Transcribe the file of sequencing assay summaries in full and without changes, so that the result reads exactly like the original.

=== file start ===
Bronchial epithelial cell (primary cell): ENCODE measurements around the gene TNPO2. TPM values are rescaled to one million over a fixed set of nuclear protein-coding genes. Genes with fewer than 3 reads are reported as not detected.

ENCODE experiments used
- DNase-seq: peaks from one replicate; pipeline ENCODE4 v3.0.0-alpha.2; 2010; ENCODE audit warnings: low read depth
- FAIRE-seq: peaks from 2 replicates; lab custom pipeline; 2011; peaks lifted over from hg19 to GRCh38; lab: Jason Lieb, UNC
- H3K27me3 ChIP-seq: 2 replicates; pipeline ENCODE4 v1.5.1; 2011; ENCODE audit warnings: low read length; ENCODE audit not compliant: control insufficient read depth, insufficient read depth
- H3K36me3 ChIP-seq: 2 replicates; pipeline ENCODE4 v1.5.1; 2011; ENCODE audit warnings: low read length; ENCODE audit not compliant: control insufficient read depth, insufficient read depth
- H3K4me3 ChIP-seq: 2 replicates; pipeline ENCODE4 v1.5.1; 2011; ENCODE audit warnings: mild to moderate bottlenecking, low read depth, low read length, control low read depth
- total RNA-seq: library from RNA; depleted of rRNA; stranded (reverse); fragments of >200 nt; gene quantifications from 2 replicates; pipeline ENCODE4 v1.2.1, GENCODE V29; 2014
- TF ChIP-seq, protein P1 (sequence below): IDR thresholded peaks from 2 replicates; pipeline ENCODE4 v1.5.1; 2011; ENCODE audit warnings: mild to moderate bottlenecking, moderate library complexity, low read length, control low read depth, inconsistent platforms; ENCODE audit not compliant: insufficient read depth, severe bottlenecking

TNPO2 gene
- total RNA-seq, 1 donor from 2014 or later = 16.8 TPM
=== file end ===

Bronchial epithelial cell (primary cell): ENCODE measurements around the gene TNPO2. TPM values are rescaled to one million over a fixed set of nuclear protein-coding genes. Genes with fewer than 3 reads are reported as not detected.

ENCODE experiments used
- DNase-seq: peaks from one replicate; pipeline ENCODE4 v3.0.0-alpha.2; 2010; ENCODE audit warnings: low read depth
- FAIRE-seq: peaks from 2 replicates; lab custom pipeline; 2011; peaks lifted over from hg19 to GRCh38; lab: Jason Lieb, UNC
- H3K27me3 ChIP-seq: 2 replicates; pipeline ENCODE4 v1.5.1; 2011; ENCODE audit warnings: low read length; ENCODE audit not compliant: control insufficient read depth, insufficient read depth
- H3K36me3 ChIP-seq: 2 replicates; pipeline ENCODE4 v1.5.1; 2011; ENCODE audit warnings: low read length; ENCODE audit not compliant: control insufficient read depth, insufficient read depth
- H3K4me3 ChIP-seq: 2 replicates; pipeline ENCODE4 v1.5.1; 2011; ENCODE audit warnings: mild to moderate bottlenecking, low read depth, low read length, control low read depth
- total RNA-seq: library from RNA; depleted of rRNA; stranded (reverse); fragments of >200 nt; gene quantifications from 2 replicates; pipeline ENCODE4 v1.2.1, GENCODE V29; 2014
- TF ChIP-seq, protein P1 (sequence below): IDR thresholded peaks from 2 replicates; pipeline ENCODE4 v1.5.1; 2011; ENCODE audit warnings: mild to moderate bottlenecking, moderate library complexity, low read length, control low read depth, inconsistent platforms; ENCODE audit not compliant: insufficient read depth, severe bottlenecking

TNPO2 gene
- total RNA-seq, 1 donor from 2014 or later = 16.8 TPM